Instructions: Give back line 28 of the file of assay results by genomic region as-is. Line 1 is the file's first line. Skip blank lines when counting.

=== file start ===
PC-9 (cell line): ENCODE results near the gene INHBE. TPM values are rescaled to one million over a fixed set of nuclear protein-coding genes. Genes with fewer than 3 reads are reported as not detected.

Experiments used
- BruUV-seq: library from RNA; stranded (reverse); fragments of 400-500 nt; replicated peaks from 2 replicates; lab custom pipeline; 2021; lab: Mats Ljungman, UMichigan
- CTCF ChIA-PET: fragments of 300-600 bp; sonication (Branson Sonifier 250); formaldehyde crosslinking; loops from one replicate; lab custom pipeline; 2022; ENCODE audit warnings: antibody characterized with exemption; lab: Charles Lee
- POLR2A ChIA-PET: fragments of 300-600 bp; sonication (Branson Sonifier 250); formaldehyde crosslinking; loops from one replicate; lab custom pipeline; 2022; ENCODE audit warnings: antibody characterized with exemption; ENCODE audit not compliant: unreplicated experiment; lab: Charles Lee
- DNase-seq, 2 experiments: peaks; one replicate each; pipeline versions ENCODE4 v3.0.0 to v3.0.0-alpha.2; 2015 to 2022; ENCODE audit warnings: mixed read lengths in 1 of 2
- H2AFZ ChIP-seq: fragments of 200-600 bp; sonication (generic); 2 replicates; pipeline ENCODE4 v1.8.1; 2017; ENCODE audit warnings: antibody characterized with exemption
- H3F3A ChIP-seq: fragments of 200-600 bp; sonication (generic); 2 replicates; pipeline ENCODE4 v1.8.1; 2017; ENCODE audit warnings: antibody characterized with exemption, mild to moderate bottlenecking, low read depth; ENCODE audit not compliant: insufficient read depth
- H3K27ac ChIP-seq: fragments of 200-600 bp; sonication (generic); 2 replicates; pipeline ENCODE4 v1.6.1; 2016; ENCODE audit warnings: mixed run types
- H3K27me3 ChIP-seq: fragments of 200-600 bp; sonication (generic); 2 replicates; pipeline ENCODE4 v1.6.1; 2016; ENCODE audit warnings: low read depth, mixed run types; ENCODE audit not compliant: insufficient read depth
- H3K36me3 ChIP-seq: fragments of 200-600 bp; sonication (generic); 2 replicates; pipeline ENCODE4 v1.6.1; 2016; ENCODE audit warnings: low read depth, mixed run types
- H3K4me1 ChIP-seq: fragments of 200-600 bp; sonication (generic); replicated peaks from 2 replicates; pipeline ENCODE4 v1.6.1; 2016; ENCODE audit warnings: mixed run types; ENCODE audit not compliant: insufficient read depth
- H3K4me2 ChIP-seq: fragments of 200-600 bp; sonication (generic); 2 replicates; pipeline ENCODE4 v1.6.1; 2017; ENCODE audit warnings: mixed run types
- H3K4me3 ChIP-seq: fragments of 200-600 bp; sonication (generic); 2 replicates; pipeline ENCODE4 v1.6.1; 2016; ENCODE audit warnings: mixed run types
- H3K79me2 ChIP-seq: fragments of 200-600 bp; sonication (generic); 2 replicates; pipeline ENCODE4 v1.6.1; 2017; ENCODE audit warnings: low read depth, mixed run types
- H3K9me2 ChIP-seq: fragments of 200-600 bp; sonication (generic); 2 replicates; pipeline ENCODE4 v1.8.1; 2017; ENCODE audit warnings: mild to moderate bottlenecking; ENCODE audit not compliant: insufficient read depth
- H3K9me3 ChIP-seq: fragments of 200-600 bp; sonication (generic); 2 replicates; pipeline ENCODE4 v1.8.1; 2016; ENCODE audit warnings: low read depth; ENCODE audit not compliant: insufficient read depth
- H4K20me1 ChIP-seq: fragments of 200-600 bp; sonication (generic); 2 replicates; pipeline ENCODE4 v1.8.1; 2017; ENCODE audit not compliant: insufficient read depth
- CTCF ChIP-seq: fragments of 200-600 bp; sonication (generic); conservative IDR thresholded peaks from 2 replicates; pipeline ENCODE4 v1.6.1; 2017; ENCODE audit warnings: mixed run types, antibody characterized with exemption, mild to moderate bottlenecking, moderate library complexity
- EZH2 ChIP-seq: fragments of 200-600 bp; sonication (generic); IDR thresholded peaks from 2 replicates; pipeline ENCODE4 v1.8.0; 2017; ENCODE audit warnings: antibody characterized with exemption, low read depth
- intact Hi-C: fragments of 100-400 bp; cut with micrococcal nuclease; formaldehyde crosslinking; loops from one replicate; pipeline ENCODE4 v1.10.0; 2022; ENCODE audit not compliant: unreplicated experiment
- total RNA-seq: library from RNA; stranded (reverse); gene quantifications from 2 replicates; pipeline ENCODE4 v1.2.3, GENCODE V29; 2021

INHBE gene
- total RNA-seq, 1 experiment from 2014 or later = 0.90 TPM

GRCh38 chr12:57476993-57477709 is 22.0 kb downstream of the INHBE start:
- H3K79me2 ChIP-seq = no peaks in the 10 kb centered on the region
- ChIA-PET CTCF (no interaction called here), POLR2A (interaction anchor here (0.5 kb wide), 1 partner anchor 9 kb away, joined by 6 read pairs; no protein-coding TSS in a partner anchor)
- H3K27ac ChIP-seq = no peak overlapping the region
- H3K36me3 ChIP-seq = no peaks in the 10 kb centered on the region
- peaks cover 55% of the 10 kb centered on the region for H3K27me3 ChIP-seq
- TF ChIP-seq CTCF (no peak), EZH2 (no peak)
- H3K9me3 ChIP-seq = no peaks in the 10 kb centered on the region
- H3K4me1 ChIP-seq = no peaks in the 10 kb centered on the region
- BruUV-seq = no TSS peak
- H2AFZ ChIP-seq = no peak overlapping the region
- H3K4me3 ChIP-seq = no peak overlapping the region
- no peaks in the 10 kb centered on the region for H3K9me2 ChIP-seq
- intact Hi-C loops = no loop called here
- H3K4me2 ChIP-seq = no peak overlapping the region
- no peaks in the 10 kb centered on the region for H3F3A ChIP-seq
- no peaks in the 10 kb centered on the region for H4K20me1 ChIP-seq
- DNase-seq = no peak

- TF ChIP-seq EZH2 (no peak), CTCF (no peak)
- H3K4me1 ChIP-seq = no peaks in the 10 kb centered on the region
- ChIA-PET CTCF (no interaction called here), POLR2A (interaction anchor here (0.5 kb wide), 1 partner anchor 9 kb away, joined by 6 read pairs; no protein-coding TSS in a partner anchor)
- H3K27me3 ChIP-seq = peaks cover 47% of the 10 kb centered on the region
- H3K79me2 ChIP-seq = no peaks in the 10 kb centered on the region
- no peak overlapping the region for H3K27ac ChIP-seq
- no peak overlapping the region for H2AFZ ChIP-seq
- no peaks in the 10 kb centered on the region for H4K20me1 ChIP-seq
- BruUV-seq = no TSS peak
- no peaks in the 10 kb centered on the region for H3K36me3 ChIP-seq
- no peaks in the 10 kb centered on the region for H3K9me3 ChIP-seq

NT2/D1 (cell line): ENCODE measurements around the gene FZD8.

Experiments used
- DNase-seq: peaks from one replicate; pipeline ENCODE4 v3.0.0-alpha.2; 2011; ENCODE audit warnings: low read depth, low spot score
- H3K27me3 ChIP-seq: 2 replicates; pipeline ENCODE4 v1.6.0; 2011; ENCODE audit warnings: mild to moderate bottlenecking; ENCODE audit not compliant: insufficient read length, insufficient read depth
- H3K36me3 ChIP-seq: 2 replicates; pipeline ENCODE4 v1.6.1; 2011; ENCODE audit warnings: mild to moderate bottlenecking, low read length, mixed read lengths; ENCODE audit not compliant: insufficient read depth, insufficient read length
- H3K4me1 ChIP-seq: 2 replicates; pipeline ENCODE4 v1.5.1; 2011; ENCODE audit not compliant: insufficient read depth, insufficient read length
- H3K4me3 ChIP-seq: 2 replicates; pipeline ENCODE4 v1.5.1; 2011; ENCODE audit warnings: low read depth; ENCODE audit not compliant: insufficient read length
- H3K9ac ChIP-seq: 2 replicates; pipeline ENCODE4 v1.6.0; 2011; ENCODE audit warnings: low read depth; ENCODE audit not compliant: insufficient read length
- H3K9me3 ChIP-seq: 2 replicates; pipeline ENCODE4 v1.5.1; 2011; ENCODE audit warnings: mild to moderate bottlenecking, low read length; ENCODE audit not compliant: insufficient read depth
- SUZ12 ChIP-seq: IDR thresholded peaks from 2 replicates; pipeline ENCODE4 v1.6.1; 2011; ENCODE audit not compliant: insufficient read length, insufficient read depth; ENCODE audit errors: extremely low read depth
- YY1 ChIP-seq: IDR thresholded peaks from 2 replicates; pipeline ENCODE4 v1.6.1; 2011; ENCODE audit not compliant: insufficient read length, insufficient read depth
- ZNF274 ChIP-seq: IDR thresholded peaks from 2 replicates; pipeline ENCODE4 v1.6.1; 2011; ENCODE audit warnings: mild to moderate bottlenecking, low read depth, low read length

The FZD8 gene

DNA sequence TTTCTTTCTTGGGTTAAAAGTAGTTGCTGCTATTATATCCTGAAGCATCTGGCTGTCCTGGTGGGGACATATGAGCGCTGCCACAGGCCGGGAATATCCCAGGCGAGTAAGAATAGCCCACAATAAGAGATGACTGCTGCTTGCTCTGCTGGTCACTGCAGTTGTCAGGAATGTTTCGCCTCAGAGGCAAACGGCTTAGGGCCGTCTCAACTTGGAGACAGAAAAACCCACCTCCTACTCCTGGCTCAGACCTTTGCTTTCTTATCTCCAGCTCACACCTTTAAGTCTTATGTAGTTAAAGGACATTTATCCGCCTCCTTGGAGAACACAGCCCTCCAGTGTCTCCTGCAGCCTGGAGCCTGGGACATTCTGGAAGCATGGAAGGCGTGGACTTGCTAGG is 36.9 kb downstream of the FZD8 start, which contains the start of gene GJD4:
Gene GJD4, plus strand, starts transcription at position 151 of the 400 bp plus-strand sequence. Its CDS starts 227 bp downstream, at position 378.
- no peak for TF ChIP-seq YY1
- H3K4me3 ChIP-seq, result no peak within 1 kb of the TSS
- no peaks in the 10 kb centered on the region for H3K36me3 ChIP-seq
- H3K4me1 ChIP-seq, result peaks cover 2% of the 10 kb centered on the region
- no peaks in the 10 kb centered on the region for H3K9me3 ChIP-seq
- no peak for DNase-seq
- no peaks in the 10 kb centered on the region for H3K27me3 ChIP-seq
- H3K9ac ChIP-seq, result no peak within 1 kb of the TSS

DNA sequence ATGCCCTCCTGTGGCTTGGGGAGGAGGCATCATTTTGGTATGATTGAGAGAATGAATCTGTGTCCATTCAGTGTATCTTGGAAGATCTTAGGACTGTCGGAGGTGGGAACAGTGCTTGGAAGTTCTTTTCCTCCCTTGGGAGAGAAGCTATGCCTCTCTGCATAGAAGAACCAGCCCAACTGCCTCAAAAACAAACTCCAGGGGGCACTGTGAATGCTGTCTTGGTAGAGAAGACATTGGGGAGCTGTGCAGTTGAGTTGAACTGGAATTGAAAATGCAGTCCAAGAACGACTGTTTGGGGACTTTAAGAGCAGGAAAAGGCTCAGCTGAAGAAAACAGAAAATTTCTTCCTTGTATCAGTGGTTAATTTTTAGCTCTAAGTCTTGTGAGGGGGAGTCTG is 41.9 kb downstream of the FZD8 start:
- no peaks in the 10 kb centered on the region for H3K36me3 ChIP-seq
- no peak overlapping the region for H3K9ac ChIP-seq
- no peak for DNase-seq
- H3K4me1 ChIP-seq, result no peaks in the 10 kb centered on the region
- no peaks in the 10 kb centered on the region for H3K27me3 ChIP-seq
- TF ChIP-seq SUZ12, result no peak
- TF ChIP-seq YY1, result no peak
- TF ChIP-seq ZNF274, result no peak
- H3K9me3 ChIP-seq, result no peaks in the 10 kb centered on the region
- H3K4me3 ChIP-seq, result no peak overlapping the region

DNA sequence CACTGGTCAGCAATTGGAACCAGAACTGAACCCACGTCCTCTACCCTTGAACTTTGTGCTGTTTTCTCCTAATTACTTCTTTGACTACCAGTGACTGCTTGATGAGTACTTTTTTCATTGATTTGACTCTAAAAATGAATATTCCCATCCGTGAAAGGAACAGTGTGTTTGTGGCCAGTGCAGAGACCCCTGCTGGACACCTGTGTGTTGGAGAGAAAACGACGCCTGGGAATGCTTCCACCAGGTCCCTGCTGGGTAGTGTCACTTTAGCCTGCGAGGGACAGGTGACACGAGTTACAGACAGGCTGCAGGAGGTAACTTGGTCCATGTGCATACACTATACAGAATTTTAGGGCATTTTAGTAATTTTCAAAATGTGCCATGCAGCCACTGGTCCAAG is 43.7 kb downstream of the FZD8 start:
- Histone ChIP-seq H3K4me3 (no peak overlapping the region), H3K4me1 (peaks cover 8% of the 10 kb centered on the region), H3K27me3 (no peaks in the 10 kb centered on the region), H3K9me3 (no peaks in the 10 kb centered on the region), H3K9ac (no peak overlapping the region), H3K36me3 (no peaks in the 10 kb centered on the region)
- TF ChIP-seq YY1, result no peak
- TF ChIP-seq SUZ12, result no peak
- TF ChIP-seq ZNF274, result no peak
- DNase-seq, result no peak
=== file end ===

- H3K27ac ChIP-seq = no peak overlapping the region